The award-winning "Vanishing Appalachia" exhibit, from the East Tennessee Historical Society, will be linked to other events in coming weeks, said Museum Center Director Lisa Simpson Lutts.
• Saturday: Potter Rob Withrow from the John C. Campbell Folk School will hold a workshop from 10 to 11:30 a.m. on how to create your own face on a stoneware mug. Cost is $23 for museum members, $25 for nonmembers; $13 for museum members' children and $15 for nonmembers' children.
• April 28: Polk County Ramp Tramp van tour
• June 9: Wildwoods ramble at Fletcher Park in downtown Cleveland and an evening of woods lore and wisdom at the Cleveland Public Library.
Source: Museum Center at Five Points
CLEVELAND, Tenn. -- Go look in the right hollows and the Appalachian life still can be found, say photographer Don Dudenbostel and writer Tom Jester.
But there's not much left of it.
Their exhibit of photos and recordings of southern Appalachian people took three years to compile. "Vanishing Appalachia'' opened Saturday at the Museum Center at Five Points and continues through June 30.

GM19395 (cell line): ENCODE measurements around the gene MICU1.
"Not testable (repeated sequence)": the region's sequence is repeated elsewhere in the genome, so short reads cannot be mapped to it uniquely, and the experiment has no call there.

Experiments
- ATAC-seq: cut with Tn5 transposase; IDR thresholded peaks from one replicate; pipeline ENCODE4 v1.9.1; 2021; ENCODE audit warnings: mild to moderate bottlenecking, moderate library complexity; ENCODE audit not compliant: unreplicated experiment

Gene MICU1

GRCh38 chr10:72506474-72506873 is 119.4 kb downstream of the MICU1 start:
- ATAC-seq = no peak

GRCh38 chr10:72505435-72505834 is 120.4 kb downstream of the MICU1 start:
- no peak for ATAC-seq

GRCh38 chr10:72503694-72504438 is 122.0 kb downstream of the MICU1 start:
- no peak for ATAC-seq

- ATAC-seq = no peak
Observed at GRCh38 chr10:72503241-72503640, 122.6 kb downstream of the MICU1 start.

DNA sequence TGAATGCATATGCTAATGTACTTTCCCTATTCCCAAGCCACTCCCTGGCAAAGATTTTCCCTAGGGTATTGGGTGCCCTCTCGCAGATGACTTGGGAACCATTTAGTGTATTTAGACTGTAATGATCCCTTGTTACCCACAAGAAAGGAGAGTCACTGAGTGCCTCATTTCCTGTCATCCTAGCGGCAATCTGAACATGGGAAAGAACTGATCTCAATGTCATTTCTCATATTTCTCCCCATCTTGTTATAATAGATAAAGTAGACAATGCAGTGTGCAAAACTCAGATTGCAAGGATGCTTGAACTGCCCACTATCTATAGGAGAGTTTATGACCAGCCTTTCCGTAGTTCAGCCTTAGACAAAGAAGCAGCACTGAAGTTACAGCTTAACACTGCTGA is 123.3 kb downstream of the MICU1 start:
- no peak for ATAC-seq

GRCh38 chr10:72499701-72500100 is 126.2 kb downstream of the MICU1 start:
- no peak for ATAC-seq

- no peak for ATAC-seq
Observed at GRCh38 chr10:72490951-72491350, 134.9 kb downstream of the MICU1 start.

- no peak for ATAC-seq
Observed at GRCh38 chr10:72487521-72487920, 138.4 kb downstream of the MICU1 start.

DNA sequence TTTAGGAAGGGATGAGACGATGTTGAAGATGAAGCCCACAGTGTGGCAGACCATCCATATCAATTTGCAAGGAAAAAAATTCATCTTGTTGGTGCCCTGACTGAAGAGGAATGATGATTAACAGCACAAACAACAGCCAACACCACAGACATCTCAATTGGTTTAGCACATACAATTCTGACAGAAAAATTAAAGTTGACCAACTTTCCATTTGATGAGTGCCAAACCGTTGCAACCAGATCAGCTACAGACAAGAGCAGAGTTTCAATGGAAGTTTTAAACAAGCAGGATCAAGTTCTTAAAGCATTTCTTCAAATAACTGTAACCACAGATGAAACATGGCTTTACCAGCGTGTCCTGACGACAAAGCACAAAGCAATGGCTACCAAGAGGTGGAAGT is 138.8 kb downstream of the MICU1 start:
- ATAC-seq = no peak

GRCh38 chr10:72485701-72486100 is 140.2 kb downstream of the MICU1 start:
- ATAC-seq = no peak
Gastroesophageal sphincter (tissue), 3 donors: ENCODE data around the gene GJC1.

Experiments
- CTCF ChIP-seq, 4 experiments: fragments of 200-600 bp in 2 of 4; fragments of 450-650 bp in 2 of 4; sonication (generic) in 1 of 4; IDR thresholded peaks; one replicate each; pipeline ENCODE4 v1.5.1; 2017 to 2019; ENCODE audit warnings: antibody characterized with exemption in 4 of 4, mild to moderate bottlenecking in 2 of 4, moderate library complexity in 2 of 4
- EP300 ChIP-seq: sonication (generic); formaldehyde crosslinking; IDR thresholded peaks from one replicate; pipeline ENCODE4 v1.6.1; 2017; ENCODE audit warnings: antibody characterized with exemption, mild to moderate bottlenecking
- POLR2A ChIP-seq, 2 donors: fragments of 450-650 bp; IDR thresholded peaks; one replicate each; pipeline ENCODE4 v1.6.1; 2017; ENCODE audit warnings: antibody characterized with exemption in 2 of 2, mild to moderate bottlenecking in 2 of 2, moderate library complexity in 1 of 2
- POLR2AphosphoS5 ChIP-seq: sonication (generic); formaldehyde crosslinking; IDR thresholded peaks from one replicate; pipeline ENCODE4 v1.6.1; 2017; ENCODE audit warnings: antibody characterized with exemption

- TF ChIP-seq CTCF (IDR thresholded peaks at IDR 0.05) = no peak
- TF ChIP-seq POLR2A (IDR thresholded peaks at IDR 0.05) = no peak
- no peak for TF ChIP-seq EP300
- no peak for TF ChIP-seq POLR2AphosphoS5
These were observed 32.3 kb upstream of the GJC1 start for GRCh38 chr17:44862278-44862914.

Dudenbostel, who was born in an Indiana coal town and grew up around Oak Ridge, and Jester, who grew up in Fort Payne, Ala., led tours Saturday, telling stories and explaining the photographs.
Almost everybody knew about Marvin "Popcorn" Sutton, a Tennessee moonshiner whose story once was featured on The History Channel.
But Dudenbostel and Jester also have photographed and talked to snake-handling believers, cockfighters, Mennonite farmers and others who live the old Appalachian life.
Inspired by famed 1930s photographers like Dorothea Lang and Walker Evans, Dudenbostel has spent decades recording the images of Appalachia.
"One day I just realized all this is virtually gone,'' he said before Saturday's tour.
"We are talking about a culture frozen in time,'' Jester said. "We don't judge anybody. We don't say 'hey, look at those hillbillies' and stuff like that.''
They talk about a man who made $148,000 in one day with four fighting cocks and a serpent-handling believer who is also a rich Atlanta land developer.
The vanishing began decades ago when industries began moving to southern Appalachia, they said, and during the two world wars when many left the hills and hollows for the first time.
Their books and a CD, including a new book about Sutton, are available at the museum.